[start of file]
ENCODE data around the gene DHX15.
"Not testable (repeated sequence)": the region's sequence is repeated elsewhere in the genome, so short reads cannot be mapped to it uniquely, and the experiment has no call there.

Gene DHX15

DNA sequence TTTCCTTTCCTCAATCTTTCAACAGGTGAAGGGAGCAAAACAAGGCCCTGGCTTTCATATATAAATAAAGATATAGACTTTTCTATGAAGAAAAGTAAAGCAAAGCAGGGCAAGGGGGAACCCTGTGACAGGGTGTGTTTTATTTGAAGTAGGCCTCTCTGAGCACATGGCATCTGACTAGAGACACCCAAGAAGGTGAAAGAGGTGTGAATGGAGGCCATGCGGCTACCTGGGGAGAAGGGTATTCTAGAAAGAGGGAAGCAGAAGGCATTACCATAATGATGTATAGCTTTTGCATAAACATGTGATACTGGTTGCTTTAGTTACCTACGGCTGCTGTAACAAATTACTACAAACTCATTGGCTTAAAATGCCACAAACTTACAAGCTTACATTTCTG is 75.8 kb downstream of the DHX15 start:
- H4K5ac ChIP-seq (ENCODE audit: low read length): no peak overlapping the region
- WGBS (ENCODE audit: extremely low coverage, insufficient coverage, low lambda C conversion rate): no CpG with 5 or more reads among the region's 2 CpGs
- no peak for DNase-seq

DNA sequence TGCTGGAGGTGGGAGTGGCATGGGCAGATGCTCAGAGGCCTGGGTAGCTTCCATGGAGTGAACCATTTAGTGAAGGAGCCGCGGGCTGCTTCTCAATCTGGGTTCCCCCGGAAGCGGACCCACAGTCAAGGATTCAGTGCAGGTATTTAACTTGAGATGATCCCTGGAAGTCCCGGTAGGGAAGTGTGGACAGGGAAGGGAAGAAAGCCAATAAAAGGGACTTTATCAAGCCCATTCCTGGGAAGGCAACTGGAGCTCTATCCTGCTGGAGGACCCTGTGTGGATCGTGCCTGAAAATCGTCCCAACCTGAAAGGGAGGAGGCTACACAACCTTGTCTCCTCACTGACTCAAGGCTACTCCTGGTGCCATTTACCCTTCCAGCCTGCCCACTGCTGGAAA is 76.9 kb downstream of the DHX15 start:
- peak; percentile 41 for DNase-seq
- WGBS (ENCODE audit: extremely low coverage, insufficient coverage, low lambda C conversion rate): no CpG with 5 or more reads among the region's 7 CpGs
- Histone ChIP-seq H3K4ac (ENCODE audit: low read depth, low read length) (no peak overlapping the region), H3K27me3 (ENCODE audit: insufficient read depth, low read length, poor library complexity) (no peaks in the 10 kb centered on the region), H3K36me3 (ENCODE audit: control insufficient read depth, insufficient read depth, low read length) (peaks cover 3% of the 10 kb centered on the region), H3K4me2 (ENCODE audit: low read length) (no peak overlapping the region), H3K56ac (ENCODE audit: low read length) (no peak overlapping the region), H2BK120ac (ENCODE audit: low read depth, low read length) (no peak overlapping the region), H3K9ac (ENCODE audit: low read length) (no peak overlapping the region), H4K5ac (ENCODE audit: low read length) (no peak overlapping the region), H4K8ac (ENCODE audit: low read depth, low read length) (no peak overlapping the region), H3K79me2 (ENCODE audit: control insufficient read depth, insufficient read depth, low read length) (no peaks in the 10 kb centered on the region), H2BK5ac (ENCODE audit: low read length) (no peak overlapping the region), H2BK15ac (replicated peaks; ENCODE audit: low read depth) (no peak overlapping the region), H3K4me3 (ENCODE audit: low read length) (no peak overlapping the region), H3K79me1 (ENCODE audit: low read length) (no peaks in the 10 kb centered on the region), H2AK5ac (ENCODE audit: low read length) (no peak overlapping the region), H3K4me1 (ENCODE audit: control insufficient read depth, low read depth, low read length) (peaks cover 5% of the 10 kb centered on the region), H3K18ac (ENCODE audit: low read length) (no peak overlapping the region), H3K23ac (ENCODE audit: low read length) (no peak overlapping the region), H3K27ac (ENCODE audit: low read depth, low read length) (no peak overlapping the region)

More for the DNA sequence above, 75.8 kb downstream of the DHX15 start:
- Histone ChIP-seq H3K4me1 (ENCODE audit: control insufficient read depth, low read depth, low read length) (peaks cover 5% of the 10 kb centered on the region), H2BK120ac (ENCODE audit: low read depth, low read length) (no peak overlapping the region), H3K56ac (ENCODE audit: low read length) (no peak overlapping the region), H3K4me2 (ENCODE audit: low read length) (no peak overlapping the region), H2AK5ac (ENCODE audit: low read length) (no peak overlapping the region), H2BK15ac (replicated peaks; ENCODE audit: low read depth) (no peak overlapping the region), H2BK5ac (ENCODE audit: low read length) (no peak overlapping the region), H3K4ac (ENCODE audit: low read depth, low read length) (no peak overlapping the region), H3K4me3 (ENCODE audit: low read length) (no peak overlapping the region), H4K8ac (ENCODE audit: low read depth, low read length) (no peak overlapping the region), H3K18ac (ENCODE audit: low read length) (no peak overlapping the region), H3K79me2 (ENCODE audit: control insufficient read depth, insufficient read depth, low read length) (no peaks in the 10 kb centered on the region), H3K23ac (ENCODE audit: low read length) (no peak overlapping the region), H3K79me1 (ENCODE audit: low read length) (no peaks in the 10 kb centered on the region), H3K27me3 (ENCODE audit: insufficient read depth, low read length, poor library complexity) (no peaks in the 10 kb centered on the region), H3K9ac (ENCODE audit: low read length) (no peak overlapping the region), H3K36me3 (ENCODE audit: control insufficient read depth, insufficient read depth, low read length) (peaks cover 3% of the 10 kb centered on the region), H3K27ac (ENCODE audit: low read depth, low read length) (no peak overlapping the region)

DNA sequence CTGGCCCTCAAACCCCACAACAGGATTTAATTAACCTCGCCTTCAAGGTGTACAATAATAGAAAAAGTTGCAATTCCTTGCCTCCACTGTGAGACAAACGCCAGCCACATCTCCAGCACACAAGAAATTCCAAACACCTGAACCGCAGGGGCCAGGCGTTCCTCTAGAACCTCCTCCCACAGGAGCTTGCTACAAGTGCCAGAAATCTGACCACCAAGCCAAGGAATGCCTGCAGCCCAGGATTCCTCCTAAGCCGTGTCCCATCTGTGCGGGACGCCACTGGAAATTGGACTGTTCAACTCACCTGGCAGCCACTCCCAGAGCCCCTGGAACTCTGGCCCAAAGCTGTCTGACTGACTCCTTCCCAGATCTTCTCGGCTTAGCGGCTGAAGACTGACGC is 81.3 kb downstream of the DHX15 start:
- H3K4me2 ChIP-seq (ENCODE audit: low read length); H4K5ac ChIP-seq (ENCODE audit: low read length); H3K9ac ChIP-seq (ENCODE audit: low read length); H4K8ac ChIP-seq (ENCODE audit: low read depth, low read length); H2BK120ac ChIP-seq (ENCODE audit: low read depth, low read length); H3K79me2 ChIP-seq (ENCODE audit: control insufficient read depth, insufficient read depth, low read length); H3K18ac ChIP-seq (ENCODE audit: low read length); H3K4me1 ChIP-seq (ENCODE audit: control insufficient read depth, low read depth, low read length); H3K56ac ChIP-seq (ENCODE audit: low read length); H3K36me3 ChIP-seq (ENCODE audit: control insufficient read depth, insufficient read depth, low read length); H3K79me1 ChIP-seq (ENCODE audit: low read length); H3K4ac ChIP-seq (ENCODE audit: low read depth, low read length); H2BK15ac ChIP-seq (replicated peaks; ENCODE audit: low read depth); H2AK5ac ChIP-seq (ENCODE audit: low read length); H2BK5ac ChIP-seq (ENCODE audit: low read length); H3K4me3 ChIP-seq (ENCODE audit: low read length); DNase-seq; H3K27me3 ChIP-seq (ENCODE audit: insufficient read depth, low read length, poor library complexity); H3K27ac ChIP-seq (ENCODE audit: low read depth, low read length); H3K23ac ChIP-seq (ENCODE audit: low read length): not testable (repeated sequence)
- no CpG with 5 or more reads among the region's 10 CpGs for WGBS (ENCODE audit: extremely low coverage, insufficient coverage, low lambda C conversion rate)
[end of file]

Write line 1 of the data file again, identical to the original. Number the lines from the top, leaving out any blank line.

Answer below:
ENCODE data around the gene DHX15.